Luckily, these things didn't matter once I put the CD on. The sound is indeed country-ish but also has this pop sensibility and is humorous in the way the Gear Daddies approached country music (I'm still a huge fan of theirs). I might call this alternative bluegrass or something like that. I don't hear real blues, thank goodness.

This is their second album. Their first being Strategically Interrupted Silence, in 2001.

The vocals on "Not So Near To Here" are a combination of Johnny Cash and Brad Roberts (from the Crash Test Dummies).

The country roots show in the lyrics as well, they have a lot of words ending with in'. "Make Me Scream" has some pretty suggestive lyrics - yes, it's about what you think it is.

"The Sins of Others" is a fun ride. I mean, you gotta love a band that has drinking songs, right? Or is that drinkin'?

- Amy Lotsberg

" Editor's Pick - The Sins of Others"

With a vocalist who sounds barely one step behind the late great Man in Black, The Drews forge Americana and roots rock with a renewed sense of urgent audacity. What do you mean you ask? Well they have songs like the bio sheet suggests, that sound as if they were stripped from some old cartoon reels’ soundtrack. Lyrically they delve into the inner realms of mankind’s most messed up material talking it up about serial killers who just happen to be optometrists but with a firm grasp on the coffeehouse mentality that oozes a relaxed atmosphere and a sing-a-bility that will quickly find you humming along even if you’re not too sure of the lyrics.
- J - Sin


The Sins Of Others
Strategically Interrupted Silence



"Then there are the times
You think you'll lose your mind,
But you don't,
And then you're walking through the world
With your heart in your hand,
Free once again..."
---The Drews, "Stairwells"

The Drews are songwriting team and life partners Andrew and Jen DiMartino, who hail from from Tahuya, WA, on the beautiful Hood Canal.

Andrew was a teenage runaway in Washington Square when he overheard Dave van Ronk giving a guitar lesson.  He spent the next few years with an acoustic guitar and as many folk recordings he could find.  Shrapnel from the Great Folk Scare can be found in every Drews song.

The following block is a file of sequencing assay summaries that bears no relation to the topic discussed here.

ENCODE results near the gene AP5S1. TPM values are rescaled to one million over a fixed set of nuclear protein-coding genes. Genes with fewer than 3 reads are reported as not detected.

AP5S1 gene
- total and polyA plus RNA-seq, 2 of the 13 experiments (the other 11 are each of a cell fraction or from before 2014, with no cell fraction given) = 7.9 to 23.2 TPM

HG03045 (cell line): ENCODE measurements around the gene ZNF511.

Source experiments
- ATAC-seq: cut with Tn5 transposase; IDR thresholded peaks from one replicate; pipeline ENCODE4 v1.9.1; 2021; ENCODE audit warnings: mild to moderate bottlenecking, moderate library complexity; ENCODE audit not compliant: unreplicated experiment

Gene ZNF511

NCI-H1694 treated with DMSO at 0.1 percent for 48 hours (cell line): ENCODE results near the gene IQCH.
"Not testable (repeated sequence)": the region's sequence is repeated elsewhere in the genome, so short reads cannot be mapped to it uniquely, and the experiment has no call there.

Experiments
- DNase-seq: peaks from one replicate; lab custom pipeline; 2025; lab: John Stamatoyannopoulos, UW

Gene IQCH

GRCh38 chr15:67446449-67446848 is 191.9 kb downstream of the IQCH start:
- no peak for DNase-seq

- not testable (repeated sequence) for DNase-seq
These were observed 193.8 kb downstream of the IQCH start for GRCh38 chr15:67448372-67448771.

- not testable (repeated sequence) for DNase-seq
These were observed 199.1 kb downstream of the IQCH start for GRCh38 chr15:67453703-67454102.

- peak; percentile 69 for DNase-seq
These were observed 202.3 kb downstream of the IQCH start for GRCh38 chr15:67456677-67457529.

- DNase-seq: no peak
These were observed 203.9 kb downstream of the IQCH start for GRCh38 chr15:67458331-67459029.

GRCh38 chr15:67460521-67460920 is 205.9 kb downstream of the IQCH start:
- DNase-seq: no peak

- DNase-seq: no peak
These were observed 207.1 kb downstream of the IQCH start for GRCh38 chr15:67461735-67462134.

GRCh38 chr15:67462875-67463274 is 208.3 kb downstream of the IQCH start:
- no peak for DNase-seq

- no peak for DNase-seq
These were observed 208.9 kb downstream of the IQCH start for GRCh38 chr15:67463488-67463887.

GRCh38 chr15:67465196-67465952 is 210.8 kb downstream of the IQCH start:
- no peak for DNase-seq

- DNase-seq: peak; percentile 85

Multi-instrumentalist Jen (bass keyboard, congas, bongos, accordion) is an artistic wanderer, her musical journey ranging from rock to theatre to latin percussion, and eventually back to her Southern roots.

Shortly after migrating from LA to the Seattle area, Andrew heard Jen playing bongos on a beach, and The Drews were born.  After playing the Seattle club scene in many incarnations from acoustic duo to a full band with as many as 9 members at one time, their sound evolved to the quirky, no-frills, Basic Unit A approach they have now. 

With 2 critically acclaimed recordings and a fan base throughout the US and Europe, The Drews were poised to take over the world when fate intervened, and Andrew was dealt a series of medical blows that left him fighting for his life for several years.

The music kept playing, however, and Andrew has emerged from those years with more determination than ever.  The Drews are still writing songs, one of which was recently picked up by a movie (Bayard Wootten - The Big Stride), and are recording and playing out again - with more stories to tell, and their basic acoustic sound that endures, as they have.

"Think of a bunch of good old boys sitting on the porch passing around the jug labeled XXX and you can feel the atmosphere a little bit better" -- Keith "Muzikman" Hannaleck, and Blues Matters (UK)

"Head-turning, no frills music that's full of chance-taking and imagination." Gary von Tersh, Sing Out!

"These roots sure are twisted, but there's a place on the tree for everyone." -- Joelle Seligson,

Band Members